by Meghan Hatcher

I’ve been where you are.

One of the reasons I’m so compelled by the work we’re doing at the Innovation Lab is because I’ve personally sat where many of our Lab participants sit. When I was in seminary, I participated in a cohort program with other ministry leaders. The goal was for each of us, on our own, to develop and launch an innovative ministry. That experience planted the seed for an extremely life-giving storytelling ministry I developed and continue to facilitate today. But throughout the program, I felt frustrated by the lack of structure, support, and guidance I received. 

Innovation is inherently a trek through the wilderness. By definition, innovators don’t know where they’ll end up.

I’ve learned through my personal experiences, and from the leaders and ministries the Innovation Lab serves, that there are certain frameworks that can make a positive difference for participants as they navigate the wilderness.

We know there is a better way.

We’re always learning and prototyping new approaches at the Lab. These are a few of the distinct ways we’ve designed the Lab’s cohort experience so it’s fruitful, not frustrating for your faith community. 

  • We avoid a preoccupation with innovative IDEAS: Jumping too quickly to ideation overlooks the critical role of first observing, deeply listening, and cultivating empathy for the people within a specific context. And, more often than not, initial ideas are actually rooted in assumptions rather than facts. We start with listening. 
  • We prioritize theological reflection: Rather than simply a shiny new idea, innovation in ministry must be led by the Holy Spirit. Theological reflection is a distinct step in our Theological Innovation Process so that God and transformed lives remain front and center.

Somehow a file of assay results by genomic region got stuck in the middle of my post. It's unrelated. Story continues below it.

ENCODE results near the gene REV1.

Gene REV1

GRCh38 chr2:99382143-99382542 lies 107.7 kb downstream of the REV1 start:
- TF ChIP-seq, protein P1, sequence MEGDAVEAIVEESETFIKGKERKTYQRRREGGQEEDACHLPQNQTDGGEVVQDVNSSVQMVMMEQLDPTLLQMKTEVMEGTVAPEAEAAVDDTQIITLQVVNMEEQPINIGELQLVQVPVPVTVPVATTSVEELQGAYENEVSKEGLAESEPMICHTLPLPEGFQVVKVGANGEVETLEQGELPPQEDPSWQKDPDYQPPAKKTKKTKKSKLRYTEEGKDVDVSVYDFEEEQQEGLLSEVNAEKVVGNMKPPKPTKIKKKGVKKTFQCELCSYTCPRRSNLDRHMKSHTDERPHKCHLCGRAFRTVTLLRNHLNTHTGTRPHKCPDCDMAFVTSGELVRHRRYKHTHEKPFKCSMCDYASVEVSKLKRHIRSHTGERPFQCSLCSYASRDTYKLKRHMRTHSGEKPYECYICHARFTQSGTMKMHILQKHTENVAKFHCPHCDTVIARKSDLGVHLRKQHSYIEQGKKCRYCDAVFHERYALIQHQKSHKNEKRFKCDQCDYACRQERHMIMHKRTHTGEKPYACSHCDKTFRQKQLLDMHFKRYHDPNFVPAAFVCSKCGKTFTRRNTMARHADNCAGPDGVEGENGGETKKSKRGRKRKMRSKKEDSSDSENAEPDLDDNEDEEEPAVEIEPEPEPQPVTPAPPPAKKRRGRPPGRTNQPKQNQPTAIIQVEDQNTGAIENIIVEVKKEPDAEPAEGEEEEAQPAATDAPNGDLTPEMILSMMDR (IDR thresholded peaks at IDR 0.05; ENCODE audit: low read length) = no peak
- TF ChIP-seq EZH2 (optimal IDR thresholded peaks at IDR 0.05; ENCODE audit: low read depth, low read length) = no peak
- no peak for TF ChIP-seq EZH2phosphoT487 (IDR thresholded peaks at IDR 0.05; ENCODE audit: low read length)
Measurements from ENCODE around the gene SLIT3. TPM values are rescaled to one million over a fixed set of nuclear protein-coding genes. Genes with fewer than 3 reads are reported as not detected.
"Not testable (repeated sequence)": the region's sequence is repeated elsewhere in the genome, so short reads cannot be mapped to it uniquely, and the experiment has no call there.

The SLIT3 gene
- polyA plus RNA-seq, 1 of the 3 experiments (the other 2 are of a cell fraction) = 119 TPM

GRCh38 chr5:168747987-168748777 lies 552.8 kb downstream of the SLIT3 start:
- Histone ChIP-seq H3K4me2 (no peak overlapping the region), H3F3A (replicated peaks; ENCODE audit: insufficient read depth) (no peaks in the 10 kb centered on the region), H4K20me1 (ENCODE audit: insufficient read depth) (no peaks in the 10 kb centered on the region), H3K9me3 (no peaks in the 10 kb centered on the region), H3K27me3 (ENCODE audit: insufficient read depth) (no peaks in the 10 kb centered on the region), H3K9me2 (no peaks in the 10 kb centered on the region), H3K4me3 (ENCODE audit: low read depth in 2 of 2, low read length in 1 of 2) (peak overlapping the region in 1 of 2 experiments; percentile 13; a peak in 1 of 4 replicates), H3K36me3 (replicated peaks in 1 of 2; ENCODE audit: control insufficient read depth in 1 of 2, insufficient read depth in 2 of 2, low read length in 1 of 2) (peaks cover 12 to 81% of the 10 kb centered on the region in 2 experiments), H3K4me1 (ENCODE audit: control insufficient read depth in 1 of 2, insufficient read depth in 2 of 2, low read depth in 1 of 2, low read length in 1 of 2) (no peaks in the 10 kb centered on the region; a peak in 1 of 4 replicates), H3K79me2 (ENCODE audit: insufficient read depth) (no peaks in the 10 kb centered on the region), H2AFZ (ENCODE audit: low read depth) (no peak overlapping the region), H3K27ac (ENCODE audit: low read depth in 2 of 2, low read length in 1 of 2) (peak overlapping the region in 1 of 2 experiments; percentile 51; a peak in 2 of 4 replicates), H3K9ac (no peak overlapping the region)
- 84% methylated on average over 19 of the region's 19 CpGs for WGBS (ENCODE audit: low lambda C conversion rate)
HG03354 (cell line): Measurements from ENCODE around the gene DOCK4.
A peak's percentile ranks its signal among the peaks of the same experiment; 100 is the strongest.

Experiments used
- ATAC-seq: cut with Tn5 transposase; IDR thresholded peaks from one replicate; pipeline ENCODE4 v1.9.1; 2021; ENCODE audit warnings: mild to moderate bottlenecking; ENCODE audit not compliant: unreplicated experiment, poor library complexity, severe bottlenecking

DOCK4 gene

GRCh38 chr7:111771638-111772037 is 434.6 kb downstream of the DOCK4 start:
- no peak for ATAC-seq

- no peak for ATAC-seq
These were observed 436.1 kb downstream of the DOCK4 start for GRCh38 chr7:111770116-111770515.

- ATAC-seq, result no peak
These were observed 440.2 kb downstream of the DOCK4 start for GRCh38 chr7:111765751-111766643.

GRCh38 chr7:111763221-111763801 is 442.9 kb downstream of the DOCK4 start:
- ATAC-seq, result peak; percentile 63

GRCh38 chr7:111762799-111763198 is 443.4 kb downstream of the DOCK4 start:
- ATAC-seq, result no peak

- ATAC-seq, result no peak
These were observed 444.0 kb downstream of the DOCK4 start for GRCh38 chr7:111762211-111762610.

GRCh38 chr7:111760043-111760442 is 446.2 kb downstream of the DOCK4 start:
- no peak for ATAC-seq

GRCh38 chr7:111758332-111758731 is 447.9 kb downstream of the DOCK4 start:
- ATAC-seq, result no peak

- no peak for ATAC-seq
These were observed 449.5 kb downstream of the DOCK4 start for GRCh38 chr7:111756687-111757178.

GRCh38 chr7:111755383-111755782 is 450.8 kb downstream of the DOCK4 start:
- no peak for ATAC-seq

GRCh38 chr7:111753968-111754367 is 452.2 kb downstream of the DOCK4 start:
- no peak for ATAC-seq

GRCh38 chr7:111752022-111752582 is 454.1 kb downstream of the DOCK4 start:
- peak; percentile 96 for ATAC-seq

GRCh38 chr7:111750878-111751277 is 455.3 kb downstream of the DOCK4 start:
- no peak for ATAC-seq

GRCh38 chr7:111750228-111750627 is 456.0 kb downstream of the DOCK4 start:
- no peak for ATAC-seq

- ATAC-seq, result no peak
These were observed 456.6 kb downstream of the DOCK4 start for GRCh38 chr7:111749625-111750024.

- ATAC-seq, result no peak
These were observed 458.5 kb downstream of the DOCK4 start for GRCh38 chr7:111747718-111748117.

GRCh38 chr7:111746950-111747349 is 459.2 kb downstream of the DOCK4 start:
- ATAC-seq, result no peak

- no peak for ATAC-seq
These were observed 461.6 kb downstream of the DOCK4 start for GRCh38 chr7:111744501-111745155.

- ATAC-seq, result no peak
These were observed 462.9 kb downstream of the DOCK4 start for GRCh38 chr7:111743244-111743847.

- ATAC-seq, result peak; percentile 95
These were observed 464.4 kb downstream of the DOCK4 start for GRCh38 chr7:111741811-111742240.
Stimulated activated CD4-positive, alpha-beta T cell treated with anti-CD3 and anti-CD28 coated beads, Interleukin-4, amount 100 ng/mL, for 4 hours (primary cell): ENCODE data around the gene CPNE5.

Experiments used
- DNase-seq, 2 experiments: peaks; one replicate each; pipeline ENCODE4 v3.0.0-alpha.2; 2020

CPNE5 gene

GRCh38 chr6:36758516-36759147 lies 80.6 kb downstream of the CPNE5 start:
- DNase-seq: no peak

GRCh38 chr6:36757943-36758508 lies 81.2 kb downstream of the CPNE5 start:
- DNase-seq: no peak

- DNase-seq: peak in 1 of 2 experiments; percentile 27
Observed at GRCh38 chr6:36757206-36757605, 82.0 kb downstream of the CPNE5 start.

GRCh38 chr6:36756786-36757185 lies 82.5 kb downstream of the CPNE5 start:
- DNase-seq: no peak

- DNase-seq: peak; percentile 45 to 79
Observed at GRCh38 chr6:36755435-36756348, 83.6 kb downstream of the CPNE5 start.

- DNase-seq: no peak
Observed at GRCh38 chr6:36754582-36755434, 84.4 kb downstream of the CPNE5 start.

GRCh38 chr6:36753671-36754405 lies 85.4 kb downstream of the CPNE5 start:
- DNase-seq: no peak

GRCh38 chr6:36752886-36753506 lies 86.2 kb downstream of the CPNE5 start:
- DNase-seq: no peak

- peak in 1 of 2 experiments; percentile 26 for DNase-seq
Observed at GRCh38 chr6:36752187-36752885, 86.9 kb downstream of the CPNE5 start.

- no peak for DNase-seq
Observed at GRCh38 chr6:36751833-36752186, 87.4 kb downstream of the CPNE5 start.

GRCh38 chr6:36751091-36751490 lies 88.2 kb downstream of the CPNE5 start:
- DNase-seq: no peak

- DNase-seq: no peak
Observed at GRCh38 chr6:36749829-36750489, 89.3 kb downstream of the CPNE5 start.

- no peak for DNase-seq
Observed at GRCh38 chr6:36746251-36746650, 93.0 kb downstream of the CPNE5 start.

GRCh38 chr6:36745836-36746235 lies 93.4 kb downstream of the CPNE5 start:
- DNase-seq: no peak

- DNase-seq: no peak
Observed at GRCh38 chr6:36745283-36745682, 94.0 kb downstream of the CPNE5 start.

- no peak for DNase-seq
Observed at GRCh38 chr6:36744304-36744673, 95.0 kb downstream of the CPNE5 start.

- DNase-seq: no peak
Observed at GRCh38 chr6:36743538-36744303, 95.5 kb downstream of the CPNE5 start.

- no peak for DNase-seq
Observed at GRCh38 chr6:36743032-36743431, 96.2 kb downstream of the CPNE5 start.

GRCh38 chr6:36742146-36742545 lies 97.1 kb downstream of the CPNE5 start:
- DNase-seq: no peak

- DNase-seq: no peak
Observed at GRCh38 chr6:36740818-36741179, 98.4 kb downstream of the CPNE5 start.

• We emphasize process over idea: Innovation that’s rooted in one ministry idea creates change for a season. Innovation rooted in a new process for developing ministry can be replicated again and again. This leads to transformation throughout an entire faith community over time. Our Theological Innovation Process emphasizes the long game, not quick fixes.
  • We require innovation to be a team sport: An individual might have an innovative idea, but it takes a team to make it a sustainable reality. Sharing the innovation journey with others helps avoid burnout and leads to more transformative ministries. 
  • We provide a trained guide: Innovation is intentional work and accountability keeps innovators moving forward. Structure, encouragement, and support from someone who knows the process are key. 

Ministry innovation doesn’t just happen. If it did, the Church wouldn’t be hustling to catch up to where the Holy Spirit is already moving in our communities.

The Innovation Lab is currently accepting applications for our Fall 2023 cohort, which launches in September. Our cohorts are the perfect opportunity for a faith community that senses the Spirit calling them to do a new thing but are looking for support to make it a reality.

If your faith community is interested in learning more, email me to schedule a conversation. I’d love to tell you how God has transformed lives through our cohorts. 

Meghan is the director of the Innovation Laboratory at CYMT. She holds degrees in journalism; sustainable development and applied sociology; and a Master of Divinity. Meghan has served diverse faith communities through pastoral leadership, youth ministry, new church development, community engagement, and ministry innovation.